1. Interesting thoughts here eh. Is competition rather than collaboration a legacy of our Western free market mode of operating. As a tertiary campus chaplain my role is to encourage students to find contexts of spirituality relevant to their needs. I am sponsored by a collaboration of Anglican, Methodist, Presbyterian, Baptist, and the institution itself. None expect “bums on seats” as a return for investment except maybe the education institution itself. Wellbeing of students is beneficial to the community at large. There are hopeful stories.

    Comment by helen — September 7, 2007 @ 3:52 pm

  2. helen,

    appreciate the comment and great to have your perspective. can i ask how you navigate what seems to me to be the ever increasing christian student groups arriving on campus? seems like a spirit of competition, and i often get the sense that each new group is looking down on existing groups. how do you practically work toward cooperation?


    Comment by steve — September 7, 2007 @ 6:22 pm

  3. Tech is very different to uni as many students race in for classes and then do ‘community’ off campus. Two Christian groups tried recently and found recruiting too hard so they left to try the uni. What if churches celebrated their differences and helped people find spiritual communities of ‘best fit’ for each person? Maybe they could even share some of their gifted people and ideas with other groups to create more smaller units? Isnt multiplication of resources at the heart of the Christian ethos? In my own role I represent Christ and the Body as a unity of diversity (I wish eh!)

    Comment by helen — September 7, 2007 @ 9:44 pm

  4. How is it that a church-planting team would not know that the latest additions to their church family are new (parallel: babies) or from another (parallel: adopted)?!? Do they not talk to them? Or are they/we too interested in gaining critical mass that we don’t care if they are disgruntled or stolen from another church-family?

    Seems to me a big factor in the “student ministries” issue is the way they (the individuals involved) see the need or non-need to have people fully plugged into a local church. Here in the U.S., most of the student group leaders I have talked to / been friends with don’t really care if people find a church family. Most of them came from the ministry itself. Worth a discussion or two (grin).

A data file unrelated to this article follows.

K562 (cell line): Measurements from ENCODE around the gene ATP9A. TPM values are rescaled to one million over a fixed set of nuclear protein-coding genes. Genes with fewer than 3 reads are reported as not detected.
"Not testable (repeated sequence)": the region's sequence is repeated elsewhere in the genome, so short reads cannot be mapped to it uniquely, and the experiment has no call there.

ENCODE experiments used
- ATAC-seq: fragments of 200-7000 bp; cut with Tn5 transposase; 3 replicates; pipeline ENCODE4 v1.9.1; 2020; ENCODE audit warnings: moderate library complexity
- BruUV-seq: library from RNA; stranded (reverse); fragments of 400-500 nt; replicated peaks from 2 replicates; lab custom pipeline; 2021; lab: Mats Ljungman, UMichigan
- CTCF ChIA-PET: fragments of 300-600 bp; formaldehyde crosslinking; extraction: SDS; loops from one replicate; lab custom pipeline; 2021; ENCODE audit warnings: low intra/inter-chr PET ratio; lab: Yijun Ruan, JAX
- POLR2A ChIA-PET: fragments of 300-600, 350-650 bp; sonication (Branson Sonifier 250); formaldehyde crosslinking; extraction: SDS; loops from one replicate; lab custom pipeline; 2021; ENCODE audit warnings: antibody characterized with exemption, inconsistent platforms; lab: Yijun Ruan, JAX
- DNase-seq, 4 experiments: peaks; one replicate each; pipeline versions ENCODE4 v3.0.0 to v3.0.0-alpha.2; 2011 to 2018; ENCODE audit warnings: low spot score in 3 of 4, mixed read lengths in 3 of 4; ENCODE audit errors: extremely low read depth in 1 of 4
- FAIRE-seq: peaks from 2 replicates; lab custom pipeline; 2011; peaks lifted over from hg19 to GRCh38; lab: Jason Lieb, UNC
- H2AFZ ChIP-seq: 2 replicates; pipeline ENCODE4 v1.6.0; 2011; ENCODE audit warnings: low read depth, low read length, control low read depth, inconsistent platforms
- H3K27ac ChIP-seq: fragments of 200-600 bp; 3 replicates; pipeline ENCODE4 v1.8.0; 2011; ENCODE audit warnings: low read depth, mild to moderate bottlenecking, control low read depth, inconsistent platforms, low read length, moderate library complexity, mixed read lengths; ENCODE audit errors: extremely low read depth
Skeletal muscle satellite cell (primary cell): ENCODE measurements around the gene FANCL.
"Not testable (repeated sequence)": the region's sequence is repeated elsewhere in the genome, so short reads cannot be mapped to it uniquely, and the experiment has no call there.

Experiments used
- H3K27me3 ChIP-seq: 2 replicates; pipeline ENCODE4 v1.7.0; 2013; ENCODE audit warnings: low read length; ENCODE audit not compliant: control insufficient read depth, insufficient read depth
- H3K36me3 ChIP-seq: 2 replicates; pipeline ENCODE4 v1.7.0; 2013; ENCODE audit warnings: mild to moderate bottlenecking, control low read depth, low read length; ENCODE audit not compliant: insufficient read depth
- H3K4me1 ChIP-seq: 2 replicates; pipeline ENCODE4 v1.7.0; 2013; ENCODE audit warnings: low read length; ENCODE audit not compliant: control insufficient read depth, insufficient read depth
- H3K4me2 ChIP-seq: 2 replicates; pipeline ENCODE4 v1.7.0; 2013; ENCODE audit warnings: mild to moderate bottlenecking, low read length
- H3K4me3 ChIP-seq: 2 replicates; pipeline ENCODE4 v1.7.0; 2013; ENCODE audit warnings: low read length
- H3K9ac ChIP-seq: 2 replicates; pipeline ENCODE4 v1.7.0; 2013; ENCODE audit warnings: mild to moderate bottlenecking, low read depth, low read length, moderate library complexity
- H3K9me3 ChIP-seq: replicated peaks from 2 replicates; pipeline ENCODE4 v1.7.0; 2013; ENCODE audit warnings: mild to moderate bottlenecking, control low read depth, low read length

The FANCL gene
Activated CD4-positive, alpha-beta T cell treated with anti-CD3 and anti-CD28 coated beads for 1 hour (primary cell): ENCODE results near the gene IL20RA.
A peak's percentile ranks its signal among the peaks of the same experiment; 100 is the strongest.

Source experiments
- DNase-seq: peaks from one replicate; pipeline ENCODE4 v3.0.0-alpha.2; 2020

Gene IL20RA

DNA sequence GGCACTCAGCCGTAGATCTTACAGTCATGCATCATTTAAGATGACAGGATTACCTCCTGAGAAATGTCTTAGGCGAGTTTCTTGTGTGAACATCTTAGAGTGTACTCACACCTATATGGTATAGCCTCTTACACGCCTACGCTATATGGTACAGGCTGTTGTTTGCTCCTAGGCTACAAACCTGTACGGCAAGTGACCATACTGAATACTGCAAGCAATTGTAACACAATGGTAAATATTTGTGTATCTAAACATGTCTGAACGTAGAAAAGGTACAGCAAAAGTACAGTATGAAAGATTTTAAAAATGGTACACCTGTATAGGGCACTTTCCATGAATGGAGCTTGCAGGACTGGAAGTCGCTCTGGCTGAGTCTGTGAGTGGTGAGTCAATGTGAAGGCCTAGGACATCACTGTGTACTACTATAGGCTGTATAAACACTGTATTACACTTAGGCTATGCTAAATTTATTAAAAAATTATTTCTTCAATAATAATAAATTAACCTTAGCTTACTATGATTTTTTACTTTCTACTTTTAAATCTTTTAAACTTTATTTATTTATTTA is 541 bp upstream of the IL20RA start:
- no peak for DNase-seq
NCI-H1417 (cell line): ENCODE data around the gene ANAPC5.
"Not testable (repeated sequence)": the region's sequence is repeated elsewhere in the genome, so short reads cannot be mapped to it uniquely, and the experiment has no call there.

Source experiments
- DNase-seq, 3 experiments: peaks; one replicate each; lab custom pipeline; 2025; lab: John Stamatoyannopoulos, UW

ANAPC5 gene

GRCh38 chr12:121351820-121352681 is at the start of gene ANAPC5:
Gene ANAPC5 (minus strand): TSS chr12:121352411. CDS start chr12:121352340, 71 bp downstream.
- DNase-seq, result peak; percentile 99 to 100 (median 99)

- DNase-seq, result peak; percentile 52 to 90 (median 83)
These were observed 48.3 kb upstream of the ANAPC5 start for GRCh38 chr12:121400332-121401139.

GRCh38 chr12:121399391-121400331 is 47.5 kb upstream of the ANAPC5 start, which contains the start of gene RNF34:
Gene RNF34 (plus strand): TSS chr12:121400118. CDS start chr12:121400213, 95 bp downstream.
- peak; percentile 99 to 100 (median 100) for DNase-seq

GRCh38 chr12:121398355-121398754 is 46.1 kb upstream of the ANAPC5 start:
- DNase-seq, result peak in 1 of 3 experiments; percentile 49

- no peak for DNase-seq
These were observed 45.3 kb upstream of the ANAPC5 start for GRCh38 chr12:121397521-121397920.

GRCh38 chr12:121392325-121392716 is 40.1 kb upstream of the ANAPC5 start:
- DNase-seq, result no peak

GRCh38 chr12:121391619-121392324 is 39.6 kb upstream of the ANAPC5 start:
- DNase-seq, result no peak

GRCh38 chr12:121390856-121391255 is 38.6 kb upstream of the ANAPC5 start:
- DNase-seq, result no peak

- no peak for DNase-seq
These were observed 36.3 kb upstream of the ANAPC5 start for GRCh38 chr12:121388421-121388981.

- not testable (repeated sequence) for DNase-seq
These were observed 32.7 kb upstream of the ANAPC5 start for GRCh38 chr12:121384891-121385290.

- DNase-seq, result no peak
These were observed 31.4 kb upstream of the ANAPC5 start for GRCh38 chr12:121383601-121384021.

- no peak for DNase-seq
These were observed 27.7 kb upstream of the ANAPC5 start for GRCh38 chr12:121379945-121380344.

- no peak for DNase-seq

Comment by David Malouf — September 8, 2007 @ 3:09 am

  5. Bringing change, even connecting emerging/fresh expressions of church to older congregations, often causes enormous stress and conflict. Where do we want our energies to go?

    Comment by Eleanor Burne-Jones — September 8, 2007 @ 8:29 pm

  6. Fascinating comment Eleanor. I’ve both planted and transitioned existing churches. Neither is a cake walk and both require enormous energy but in different ways and at different times.

    I would say that planting kept me the most honest. It’s easier to confuse size with health in an existing context.


    Comment by steve — September 8, 2007 @ 10:41 pm

  7. I think this is where a catholic approach to being church has strength over hetrodoxical (that’s not a word is it?)congregationalism: a big picture that balances out obsession with potentially superficial local success.

    I joined the Anglican church a number of years ago,not from a desire for either big or small, but partially from the hope that a wider perspective may encourage greater cooperation and cross-pollination (to use horticultural rather than market driven jargon) between various geographical communities. The Anglican church does suffer from decline, and it also suffers from insecure competion among its own clergy; however I am hopeful and do see developing signs that big and small can co-exist in a mutually supportive manner. The practice of re-seeding local churches does happen on occassion, and the sponsorship of experimental churches seems to be emerging.

    All in all some interesting perspectives have been coming through in the comments.

    Steve, good on yer mate for stoking the fire,

    from an “alternative country hippie” type living in exile.

    Comment by Andrew — September 9, 2007 @ 10:27 pm